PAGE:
By Matt Heinz, President of Heinz Marketing
Some version of this question I hear quite often: “If you had 100 days, how would you impact our business?”
Great question whether you’re hiring a consultant or new employee, or if you are, in fact, that employee starting a new role.
And even if you’re just starting a new year fresh, here are some recommendations that might help.
Listen and learn first
No matter how much knowledge and experience you bring with you, others have been there before in the new job or environment. Focus a significant chunk of time up front to listening and learning. Keep track of initial ideas, instincts and impressions – just be cautious about sharing them too quickly or broadly until you have more context and let those ideas marinate a bit.
Focus initially on the river that’s already flowing
Before introducing brand-new concepts or initiatives, take a look at what’s already happening. Is the sales team already making phone calls? Does the Web site already have traffic? Are there campaigns already in the field?
Anything that’s already happening is like a river – it’s flowing every day already. Where can you make that river more efficient? Where can you improve process or efficiency or yield before the river starts flowing with greater volume?
Design and get commitment to building the foundation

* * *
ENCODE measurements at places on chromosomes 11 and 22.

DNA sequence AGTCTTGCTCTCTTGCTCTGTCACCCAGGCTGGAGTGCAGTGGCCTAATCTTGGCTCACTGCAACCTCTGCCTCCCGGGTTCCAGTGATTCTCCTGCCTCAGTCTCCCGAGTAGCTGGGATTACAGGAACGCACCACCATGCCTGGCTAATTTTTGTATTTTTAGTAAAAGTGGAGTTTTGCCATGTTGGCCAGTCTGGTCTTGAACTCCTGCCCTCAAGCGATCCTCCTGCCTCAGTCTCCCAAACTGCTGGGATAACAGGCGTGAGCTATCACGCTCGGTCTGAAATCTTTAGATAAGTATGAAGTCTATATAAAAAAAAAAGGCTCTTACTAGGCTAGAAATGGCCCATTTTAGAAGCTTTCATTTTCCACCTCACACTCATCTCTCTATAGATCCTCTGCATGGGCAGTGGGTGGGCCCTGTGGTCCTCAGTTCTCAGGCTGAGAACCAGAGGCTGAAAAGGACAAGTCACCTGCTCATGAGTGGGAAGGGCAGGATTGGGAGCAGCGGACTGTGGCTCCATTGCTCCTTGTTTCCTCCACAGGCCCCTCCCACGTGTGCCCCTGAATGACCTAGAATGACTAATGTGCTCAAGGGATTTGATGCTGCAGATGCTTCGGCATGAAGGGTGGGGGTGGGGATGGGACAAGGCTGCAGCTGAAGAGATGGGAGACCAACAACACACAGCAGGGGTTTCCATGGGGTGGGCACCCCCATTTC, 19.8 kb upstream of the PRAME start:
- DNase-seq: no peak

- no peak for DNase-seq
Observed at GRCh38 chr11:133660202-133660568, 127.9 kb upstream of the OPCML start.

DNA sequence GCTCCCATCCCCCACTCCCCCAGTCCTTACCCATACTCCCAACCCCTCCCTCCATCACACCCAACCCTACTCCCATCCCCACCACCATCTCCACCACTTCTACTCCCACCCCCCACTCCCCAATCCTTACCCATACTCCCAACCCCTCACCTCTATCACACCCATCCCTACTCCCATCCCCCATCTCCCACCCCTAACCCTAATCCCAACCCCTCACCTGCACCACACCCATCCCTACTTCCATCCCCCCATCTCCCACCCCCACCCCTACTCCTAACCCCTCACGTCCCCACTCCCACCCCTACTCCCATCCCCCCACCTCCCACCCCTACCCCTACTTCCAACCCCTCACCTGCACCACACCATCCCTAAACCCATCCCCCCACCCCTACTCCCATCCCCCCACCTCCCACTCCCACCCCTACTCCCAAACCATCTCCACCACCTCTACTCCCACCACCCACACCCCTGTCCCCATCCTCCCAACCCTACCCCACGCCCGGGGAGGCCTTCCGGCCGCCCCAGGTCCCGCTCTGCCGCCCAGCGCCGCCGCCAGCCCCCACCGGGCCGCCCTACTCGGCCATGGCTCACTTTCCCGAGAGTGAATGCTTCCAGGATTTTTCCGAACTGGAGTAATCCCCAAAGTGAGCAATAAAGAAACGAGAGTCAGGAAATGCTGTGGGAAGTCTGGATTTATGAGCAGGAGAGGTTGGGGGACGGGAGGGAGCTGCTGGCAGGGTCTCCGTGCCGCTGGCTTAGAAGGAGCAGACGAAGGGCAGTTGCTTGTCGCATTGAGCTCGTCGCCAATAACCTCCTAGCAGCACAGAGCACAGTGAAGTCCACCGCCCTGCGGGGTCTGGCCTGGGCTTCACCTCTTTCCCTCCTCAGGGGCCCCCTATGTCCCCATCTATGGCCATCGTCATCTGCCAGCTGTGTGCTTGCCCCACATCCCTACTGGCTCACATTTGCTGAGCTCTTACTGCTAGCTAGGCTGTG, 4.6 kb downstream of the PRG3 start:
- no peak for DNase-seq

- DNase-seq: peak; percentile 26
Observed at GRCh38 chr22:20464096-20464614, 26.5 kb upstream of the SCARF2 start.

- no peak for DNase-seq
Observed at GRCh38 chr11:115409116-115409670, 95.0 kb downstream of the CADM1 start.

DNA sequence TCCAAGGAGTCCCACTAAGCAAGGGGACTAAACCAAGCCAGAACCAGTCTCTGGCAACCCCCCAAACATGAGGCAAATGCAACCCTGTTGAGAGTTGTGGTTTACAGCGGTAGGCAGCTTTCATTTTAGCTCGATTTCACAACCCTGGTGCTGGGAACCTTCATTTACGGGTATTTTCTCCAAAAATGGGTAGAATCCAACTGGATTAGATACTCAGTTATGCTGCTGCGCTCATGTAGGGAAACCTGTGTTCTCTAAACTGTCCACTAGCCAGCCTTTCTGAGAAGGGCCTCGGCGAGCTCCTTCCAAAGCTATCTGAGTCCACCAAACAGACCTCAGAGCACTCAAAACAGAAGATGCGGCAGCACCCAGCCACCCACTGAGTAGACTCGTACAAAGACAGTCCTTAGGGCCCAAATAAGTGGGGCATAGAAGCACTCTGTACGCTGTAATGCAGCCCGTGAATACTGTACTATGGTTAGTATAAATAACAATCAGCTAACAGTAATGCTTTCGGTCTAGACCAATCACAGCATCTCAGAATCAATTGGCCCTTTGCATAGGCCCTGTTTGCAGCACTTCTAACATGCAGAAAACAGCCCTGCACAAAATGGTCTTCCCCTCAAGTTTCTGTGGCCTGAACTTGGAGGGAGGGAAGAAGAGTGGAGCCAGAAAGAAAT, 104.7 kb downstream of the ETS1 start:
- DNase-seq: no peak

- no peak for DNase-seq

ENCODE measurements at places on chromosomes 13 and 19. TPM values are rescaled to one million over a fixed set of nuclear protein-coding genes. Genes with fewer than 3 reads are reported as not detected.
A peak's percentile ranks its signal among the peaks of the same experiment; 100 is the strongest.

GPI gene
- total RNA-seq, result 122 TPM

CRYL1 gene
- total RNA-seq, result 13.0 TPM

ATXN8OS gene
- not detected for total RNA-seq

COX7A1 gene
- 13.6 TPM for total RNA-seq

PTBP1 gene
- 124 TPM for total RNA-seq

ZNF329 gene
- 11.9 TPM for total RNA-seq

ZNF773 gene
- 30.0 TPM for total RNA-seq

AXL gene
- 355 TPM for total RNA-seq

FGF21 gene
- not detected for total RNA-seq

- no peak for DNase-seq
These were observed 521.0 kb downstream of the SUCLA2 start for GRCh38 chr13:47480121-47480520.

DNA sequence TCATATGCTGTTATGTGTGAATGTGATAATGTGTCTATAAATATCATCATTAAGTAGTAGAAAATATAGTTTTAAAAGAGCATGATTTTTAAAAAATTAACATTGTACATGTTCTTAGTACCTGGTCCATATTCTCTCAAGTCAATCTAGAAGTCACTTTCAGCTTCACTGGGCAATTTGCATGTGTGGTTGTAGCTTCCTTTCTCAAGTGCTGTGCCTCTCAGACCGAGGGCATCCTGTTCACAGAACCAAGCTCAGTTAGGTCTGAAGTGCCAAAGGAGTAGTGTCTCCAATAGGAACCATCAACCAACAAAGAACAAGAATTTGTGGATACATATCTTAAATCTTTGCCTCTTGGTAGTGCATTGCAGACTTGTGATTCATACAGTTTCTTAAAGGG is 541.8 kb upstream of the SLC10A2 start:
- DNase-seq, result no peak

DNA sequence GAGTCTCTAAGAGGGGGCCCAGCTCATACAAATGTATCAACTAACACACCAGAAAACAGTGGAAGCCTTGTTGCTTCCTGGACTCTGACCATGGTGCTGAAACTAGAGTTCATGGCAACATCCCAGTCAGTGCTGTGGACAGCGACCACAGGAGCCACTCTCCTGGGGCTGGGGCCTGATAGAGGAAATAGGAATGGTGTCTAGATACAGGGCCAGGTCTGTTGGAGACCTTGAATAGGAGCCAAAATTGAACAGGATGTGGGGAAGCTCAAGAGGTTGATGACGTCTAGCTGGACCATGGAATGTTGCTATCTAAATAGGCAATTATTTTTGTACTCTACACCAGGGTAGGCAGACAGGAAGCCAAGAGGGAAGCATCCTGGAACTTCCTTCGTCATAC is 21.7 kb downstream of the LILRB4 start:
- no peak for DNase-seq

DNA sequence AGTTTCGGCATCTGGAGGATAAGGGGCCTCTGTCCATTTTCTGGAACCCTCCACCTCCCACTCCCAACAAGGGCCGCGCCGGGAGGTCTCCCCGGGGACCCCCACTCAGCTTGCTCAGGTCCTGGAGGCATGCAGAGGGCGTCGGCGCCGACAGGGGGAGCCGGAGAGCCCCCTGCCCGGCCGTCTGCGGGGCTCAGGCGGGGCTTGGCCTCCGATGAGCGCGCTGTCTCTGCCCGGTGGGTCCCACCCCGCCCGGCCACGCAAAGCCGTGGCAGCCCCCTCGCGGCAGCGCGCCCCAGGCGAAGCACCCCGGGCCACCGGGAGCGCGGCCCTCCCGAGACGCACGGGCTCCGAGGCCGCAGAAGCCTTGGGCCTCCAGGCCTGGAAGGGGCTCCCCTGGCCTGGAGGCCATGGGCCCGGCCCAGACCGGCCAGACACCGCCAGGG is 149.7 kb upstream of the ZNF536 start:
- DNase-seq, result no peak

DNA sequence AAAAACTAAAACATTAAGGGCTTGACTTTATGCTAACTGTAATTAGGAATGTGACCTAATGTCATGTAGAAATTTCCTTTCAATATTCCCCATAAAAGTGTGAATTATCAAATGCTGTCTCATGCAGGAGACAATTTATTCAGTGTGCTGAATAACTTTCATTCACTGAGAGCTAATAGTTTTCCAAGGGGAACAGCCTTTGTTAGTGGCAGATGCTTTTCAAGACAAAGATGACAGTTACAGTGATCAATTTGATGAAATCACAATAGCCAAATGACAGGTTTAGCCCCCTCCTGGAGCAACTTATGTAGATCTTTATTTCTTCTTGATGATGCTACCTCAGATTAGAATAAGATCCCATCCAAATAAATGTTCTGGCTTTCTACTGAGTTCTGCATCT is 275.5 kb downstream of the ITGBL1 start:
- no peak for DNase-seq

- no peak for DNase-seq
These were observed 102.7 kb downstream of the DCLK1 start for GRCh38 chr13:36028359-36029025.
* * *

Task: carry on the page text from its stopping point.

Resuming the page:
Its highly unlikely you will be successful if you only focus on quick-win implementations, growth hacking tactics and short-term programs. Take time up front to determine, design and develop the foundational elements that will drive success for your marketing efforts for months, quarters even years to come.
This includes detailed, documented ideal customer profiles, buying committee and buying journey definitions, sales and marketing roles and responsibilities and more. It also includes required time, resources and even stages of implementation.
In some organizations this work can be frustrating because it doesn’t immediately yield tangible impact, but I guarantee it will improve results and effectiveness of all outbound work moving forward.
Work in phases or sprints to manage both expectations and rapid progress
Don’t expect that your big ideas are automatically going to generate big results. Every experienced marketer knows it takes lots of little things often to create and sustain progress.
Use your up-front discovery work to develop an informed plan that operates and delivers in phases. This will make expectation-setting and resource management far easier and more successful as well.
Overcommunicate updates & adjustments
This doesn’t mean to bury your constituents with words and charts, but it does mean to increase frequency with short, often-bulleted communication. Make it clear where you are in your journey, be clear about achievements, set-backs and adjustments.
That’s right, own and communicate the set-backs and failed-tests. It’ll show those around you that you’re learning, adapting, not afraid of failure, and making the right kind of progress.
For those who have seen, executed or managed 100-day plans, I’d love to hear your best (and worst!) practices here as well.